Australia and New Zealand dietary guidelines recommend against soy products for infants under the age of six months so in this case Novalac Allergy is an appropriate option, along with Allerpro, an EHF formula available OTC.
For infants older than six months, soy-based formulas such as Karicare Soy or S26 Gold Soy might be recommended.
While pharmacy staff are often called upon for advice on infant formulas for babies and children with a suspected food allergy, McWillam says the overarching message for pharmacy is to urge parents or carers to seek an accurate diagnosis from their GP.
“Particularly when parents are cycling through, trying all the different formulas to find one that might make their baby a bit more settled—that’s when you can run into problems. Especially as they’ve probably been given differing pieces of advice from friends and family,” she says.
New allergy prevention guidelines
The other area of allergies where pharmacy can play an important role is in educating parents on the latest guidelines for the introduction of allergenic foods.
McWilliam says, “We now have good level evidence for the introduction of egg before 12 months and high-level evidence of the introduction of peanut before 12 months as a preventative action against the development of allergies.
“The key is to introduce these foods before 12 months of age, even in children who are at high risk of allergies. For example, if you have eczema—and even if you have an egg allergy—we still recommend introducing peanut before 12 months.”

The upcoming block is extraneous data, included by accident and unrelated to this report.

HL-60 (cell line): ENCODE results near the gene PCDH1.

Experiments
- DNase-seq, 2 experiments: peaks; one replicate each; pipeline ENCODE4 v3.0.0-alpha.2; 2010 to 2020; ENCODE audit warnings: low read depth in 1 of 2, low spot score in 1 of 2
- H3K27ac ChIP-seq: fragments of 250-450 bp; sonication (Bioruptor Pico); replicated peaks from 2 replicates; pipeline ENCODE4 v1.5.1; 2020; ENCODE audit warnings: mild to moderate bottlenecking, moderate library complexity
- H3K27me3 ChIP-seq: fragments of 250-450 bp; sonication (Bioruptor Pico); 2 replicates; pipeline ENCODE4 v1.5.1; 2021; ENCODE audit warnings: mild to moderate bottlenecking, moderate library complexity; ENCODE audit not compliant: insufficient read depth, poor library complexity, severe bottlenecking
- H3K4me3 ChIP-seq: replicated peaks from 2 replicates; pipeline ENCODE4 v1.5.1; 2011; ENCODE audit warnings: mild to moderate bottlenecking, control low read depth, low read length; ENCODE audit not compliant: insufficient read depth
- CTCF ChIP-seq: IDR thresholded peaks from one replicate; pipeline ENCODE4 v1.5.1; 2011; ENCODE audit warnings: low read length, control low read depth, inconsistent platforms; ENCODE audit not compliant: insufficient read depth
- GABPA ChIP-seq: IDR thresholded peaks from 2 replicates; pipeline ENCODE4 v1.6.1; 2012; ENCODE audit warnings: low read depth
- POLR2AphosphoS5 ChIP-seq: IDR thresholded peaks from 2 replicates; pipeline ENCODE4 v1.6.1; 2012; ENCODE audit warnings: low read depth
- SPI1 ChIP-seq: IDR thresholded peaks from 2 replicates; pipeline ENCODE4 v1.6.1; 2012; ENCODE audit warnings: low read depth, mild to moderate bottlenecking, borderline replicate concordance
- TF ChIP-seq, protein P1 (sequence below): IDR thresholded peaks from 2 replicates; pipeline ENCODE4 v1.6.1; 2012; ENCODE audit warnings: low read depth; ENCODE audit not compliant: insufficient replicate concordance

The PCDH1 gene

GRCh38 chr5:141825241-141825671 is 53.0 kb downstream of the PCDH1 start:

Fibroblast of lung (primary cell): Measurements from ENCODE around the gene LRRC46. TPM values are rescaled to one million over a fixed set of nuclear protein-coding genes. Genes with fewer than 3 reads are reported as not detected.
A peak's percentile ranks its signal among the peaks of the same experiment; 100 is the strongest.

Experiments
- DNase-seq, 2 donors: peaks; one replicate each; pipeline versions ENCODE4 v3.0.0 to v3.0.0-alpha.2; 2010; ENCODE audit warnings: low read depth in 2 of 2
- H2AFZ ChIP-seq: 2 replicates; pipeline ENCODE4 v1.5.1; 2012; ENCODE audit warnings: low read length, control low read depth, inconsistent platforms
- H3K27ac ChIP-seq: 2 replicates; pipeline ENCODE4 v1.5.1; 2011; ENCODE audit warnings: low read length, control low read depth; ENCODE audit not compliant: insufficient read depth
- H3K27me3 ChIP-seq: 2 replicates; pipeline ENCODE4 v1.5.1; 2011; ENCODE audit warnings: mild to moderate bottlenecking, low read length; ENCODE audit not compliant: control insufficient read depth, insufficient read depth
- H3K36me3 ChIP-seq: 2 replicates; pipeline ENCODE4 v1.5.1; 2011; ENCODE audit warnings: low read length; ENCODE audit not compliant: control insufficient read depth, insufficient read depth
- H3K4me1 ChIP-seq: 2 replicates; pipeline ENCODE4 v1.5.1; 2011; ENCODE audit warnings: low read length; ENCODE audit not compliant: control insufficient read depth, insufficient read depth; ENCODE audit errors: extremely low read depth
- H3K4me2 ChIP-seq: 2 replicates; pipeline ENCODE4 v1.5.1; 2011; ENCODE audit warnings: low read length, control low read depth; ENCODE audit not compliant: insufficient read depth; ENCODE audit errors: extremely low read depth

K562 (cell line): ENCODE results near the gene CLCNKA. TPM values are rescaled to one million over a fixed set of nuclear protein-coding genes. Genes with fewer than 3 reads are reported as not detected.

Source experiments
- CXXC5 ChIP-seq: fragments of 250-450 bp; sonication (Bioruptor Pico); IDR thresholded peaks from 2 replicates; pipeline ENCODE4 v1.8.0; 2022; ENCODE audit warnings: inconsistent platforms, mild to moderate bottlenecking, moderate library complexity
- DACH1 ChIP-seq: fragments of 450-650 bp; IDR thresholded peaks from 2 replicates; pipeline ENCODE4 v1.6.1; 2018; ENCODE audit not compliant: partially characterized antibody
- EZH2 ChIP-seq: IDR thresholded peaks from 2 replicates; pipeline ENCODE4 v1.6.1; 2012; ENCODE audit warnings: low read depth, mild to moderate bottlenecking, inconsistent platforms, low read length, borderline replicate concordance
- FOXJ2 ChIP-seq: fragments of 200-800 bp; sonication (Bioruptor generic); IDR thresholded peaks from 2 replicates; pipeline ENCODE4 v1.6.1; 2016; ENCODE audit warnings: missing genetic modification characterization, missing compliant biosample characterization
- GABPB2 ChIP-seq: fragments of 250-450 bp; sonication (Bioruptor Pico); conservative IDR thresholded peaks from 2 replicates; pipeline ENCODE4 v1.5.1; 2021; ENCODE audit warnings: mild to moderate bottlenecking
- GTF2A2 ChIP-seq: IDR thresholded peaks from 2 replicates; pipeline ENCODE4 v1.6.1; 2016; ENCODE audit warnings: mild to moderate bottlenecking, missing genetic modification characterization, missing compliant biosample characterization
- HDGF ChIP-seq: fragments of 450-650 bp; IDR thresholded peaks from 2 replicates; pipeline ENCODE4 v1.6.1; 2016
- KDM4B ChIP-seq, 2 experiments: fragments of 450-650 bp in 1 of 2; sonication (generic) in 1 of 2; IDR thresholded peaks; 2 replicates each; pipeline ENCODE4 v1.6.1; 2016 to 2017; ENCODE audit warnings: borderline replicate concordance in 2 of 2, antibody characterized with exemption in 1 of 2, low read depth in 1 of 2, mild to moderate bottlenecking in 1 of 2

Key advice points from the Australasian Society of Clinical Immunology and Allergy (ASCIA) include:
- Introducing solids – including those which may cause allergy, around six months – but not before four months of age
- Include cow’s milk, egg, peanut, tree nuts, soy, sesame, wheat, fish and other seafood.
- Once introduced, continue to regularly include these foods in your baby’s diet.
- Introduce cooked egg and peanut during daytime so that you can watch your baby and easily respond if they have an allergic reaction.
- Introduce well-cooked egg and smooth peanut butter/paste in small amounts to start with and gradually increase the amount as long as there are no signs of allergic reaction.
McWilliam points out that while introducing highly allergic foods as a preventative measure is important, parents should not consider it an emergency.
“You don’t need to feed your baby these particular foods as soon as they start eating solids, but according to the study the optimal window of time is within the first 12 months.
“The average age of introduction for peanut was around seven months, for example. This allows you to introduce a few foods, which you can then mix egg or peanut into.”
Alongside advising parents on these new prevention guidelines, McWilliam says pharmacists can also help dispel a popular misconception.
“We definitely don’t recommend rubbing food on the baby’s skin, especially if they have eczema. Instead, parents can rub a small amount of the food inside the baby’s lip as a starting point. If there’s no allergic reaction after a few minutes, they can start giving small amounts of the food.”